What is your residency program’s orientation and focus?
The program’s mission is to produce skilled and competent comprehensive ophthalmologists and to prepare residents to be competitive for subspecialty training programs if they are interested in pursuing further training. We do this in a supportive and collegial environment that strives to learn what is known and contemporary, but also to provide and generate new knowledge to provide better diagnosis, treatment and prevention of visual disorders. Trainees are encouraged to follow their own carefully chosen path to create a career tailored to their needs and interests. Edmonton provides a mid-size program, a large catchment area and an excellent surgical load without the impersonal nature of large programs with fellows.
What is the availability of experience in subspecialty areas during training?

There is substantial exposure to the following subspecialty areas to achieve good comprehensive training, while also allowing residents to make informed career choices: oculoplastics, glaucoma, uveitis, neuro-ophthalmology, cornea and external disease, retina.

Resident Testimonials

We asked our residents what they like about Edmonton, their highlights of the program, and one piece of advice for applicants about the interview process. Here is what a few of them had to say.
marvi cheema

What are the highlights of the program for you?  My favourite aspect of residency training has been the warm environment fostered by every member of the team: from the lovely resident group to the caring staff ophthalmologists to the friendly nurses and technicians. I'm so grateful for the training I've received in Edmonton; it's been rigorous and rewarding; there's nowhere else I'd rather be.

– Marvi Cheema (Graduate)
meghan smith

What are the highlights of the program for you?  The patient population is diverse and each patient encounter teaches beyond medicine. The people who come to our clinics and ORs are kind and generous to residents, allowing learners to help in their care process, regardless of the health concern.

– Meghan Smith (PGY-5)
daisy liu

What is one piece of advice that you want to share with applicants about the interview process?  Regardless of the specialty or the program, residency can be challenging at times. You can obtain a great education from any of the Canadian programs. However, at the end of the day, it’s important to choose a program that best suits your personal learning style, supports you through the tougher times, and gives you the exposure you need to graduate feeling competent and confident in ophthalmology.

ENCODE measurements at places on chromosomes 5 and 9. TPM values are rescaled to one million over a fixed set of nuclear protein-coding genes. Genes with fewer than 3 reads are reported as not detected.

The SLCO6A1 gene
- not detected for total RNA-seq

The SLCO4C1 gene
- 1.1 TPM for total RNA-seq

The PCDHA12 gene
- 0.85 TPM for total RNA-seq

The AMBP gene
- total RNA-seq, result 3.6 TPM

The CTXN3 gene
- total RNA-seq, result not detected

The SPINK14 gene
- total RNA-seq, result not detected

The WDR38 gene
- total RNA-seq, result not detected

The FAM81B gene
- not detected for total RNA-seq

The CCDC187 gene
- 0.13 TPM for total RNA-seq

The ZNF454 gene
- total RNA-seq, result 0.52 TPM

– Daisy Liu (PGY-3)
rahul moorjani

What is one piece of advice that you want to share with applicants about the interview process?  The interviews can be the most stressful part of CaRMS. I think it is important to prioritize your well being, and continue to do the things that have helped you cope with difficult times. For me, family and friends have always been a support system that I lean on when the going gets tough. Come interview day, take a deep breath, and try to be your authentic self. We have all been there!

– Rahul Moorjani (PGY-3)
scott anderson

What do you like about Edmonton?  Edmonton is a fantastic place to live and even raise a family. We have the river valley at the heart of the city for runs, bike rides, and breathtaking views of the city. Edmonton is diverse, rich in cultural resources and has a great food scene. There is something for everyone.

– Scott Anderson (PGY-5)
maya tong

What will you miss the most when you graduate? We are so lucky to have phenomenal teachers, mentors, and role models in Edmonton. One of my favourite weekends in the year is the Annual Retina Retreat, where the whole team attends seminars and enjoys the Rockies together. I’m really going to miss all the wonderful people who are part of this program!

– Maya Tong (Graduate)